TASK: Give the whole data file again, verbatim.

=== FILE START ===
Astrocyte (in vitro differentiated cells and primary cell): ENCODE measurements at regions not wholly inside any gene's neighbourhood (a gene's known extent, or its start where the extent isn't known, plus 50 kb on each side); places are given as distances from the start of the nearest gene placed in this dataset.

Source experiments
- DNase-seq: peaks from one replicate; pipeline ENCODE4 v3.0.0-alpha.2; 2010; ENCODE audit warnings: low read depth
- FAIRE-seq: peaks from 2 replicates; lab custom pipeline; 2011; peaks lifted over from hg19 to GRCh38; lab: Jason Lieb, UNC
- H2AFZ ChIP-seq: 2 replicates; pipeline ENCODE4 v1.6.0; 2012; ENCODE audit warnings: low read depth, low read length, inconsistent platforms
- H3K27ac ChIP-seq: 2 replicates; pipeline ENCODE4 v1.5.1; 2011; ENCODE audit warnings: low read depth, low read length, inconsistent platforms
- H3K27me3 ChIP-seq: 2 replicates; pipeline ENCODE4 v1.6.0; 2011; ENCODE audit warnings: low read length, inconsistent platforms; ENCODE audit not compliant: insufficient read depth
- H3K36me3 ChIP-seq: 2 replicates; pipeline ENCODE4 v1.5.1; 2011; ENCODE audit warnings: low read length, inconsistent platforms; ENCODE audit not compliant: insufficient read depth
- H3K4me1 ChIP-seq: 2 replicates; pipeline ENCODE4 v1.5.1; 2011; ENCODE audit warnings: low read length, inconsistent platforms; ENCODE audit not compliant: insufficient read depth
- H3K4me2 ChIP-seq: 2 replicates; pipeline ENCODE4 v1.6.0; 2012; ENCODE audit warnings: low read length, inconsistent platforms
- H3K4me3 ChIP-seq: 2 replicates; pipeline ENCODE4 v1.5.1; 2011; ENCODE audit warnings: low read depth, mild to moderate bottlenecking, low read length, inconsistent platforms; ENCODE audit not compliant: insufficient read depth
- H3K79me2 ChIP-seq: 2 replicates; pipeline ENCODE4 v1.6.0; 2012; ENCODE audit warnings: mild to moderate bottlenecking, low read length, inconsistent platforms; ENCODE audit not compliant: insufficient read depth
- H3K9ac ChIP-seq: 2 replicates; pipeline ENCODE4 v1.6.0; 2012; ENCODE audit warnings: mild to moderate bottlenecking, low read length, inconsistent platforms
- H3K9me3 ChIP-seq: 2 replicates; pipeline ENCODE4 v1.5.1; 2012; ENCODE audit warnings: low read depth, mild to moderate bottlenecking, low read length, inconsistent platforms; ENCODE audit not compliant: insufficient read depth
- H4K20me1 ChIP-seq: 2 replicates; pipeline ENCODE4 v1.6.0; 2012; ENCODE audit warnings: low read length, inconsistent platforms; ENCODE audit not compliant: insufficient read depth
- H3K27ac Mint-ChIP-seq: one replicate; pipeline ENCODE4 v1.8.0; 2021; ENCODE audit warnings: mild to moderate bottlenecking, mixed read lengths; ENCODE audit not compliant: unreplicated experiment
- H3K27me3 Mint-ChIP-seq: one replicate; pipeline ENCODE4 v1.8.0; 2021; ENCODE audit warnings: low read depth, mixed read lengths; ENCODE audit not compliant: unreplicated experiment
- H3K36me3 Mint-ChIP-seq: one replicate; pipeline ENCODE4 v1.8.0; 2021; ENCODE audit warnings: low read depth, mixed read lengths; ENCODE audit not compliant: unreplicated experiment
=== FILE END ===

Astrocyte (in vitro differentiated cells and primary cell): ENCODE measurements at regions not wholly inside any gene's neighbourhood (a gene's known extent, or its start where the extent isn't known, plus 50 kb on each side); places are given as distances from the start of the nearest gene placed in this dataset.

Source experiments
- DNase-seq: peaks from one replicate; pipeline ENCODE4 v3.0.0-alpha.2; 2010; ENCODE audit warnings: low read depth
- FAIRE-seq: peaks from 2 replicates; lab custom pipeline; 2011; peaks lifted over from hg19 to GRCh38; lab: Jason Lieb, UNC
- H2AFZ ChIP-seq: 2 replicates; pipeline ENCODE4 v1.6.0; 2012; ENCODE audit warnings: low read depth, low read length, inconsistent platforms
- H3K27ac ChIP-seq: 2 replicates; pipeline ENCODE4 v1.5.1; 2011; ENCODE audit warnings: low read depth, low read length, inconsistent platforms
- H3K27me3 ChIP-seq: 2 replicates; pipeline ENCODE4 v1.6.0; 2011; ENCODE audit warnings: low read length, inconsistent platforms; ENCODE audit not compliant: insufficient read depth
- H3K36me3 ChIP-seq: 2 replicates; pipeline ENCODE4 v1.5.1; 2011; ENCODE audit warnings: low read length, inconsistent platforms; ENCODE audit not compliant: insufficient read depth
- H3K4me1 ChIP-seq: 2 replicates; pipeline ENCODE4 v1.5.1; 2011; ENCODE audit warnings: low read length, inconsistent platforms; ENCODE audit not compliant: insufficient read depth
- H3K4me2 ChIP-seq: 2 replicates; pipeline ENCODE4 v1.6.0; 2012; ENCODE audit warnings: low read length, inconsistent platforms
- H3K4me3 ChIP-seq: 2 replicates; pipeline ENCODE4 v1.5.1; 2011; ENCODE audit warnings: low read depth, mild to moderate bottlenecking, low read length, inconsistent platforms; ENCODE audit not compliant: insufficient read depth
- H3K79me2 ChIP-seq: 2 replicates; pipeline ENCODE4 v1.6.0; 2012; ENCODE audit warnings: mild to moderate bottlenecking, low read length, inconsistent platforms; ENCODE audit not compliant: insufficient read depth
- H3K9ac ChIP-seq: 2 replicates; pipeline ENCODE4 v1.6.0; 2012; ENCODE audit warnings: mild to moderate bottlenecking, low read length, inconsistent platforms
- H3K9me3 ChIP-seq: 2 replicates; pipeline ENCODE4 v1.5.1; 2012; ENCODE audit warnings: low read depth, mild to moderate bottlenecking, low read length, inconsistent platforms; ENCODE audit not compliant: insufficient read depth
- H4K20me1 ChIP-seq: 2 replicates; pipeline ENCODE4 v1.6.0; 2012; ENCODE audit warnings: low read length, inconsistent platforms; ENCODE audit not compliant: insufficient read depth
- H3K27ac Mint-ChIP-seq: one replicate; pipeline ENCODE4 v1.8.0; 2021; ENCODE audit warnings: mild to moderate bottlenecking, mixed read lengths; ENCODE audit not compliant: unreplicated experiment
- H3K27me3 Mint-ChIP-seq: one replicate; pipeline ENCODE4 v1.8.0; 2021; ENCODE audit warnings: low read depth, mixed read lengths; ENCODE audit not compliant: unreplicated experiment
- H3K36me3 Mint-ChIP-seq: one replicate; pipeline ENCODE4 v1.8.0; 2021; ENCODE audit warnings: low read depth, mixed read lengths; ENCODE audit not compliant: unreplicated experiment